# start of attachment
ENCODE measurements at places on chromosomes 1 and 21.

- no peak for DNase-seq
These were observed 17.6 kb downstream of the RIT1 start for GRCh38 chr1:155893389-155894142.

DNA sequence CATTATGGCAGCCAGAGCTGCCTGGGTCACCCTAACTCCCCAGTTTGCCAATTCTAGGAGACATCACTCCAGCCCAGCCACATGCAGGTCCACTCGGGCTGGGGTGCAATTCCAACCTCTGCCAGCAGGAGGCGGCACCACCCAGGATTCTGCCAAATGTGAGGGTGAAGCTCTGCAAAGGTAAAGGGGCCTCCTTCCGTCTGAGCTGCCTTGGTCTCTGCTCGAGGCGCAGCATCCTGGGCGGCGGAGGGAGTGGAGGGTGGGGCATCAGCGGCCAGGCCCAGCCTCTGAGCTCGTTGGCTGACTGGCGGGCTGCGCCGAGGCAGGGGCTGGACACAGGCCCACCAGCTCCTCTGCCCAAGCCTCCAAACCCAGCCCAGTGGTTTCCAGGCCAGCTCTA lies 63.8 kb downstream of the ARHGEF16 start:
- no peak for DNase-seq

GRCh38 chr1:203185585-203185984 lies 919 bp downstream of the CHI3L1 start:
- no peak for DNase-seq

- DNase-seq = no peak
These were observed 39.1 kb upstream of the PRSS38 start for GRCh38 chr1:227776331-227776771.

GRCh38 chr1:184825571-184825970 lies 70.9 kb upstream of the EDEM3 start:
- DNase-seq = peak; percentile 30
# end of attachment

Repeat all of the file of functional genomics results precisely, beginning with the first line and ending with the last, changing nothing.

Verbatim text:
ENCODE measurements at places on chromosomes 1 and 21.

- no peak for DNase-seq
These were observed 17.6 kb downstream of the RIT1 start for GRCh38 chr1:155893389-155894142.

DNA sequence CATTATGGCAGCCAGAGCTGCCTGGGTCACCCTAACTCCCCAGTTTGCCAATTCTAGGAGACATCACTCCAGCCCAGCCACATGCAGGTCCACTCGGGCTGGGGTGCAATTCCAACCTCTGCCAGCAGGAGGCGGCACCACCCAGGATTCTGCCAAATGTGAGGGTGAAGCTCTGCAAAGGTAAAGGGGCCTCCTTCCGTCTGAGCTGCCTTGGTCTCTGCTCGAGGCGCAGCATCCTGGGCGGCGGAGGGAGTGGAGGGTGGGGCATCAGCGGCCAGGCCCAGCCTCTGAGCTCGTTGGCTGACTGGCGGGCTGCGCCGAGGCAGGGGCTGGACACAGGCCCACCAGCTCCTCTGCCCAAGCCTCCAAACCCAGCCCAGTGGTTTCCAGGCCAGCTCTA lies 63.8 kb downstream of the ARHGEF16 start:
- no peak for DNase-seq

GRCh38 chr1:203185585-203185984 lies 919 bp downstream of the CHI3L1 start:
- no peak for DNase-seq

- DNase-seq = no peak
These were observed 39.1 kb upstream of the PRSS38 start for GRCh38 chr1:227776331-227776771.

GRCh38 chr1:184825571-184825970 lies 70.9 kb upstream of the EDEM3 start:
- DNase-seq = peak; percentile 30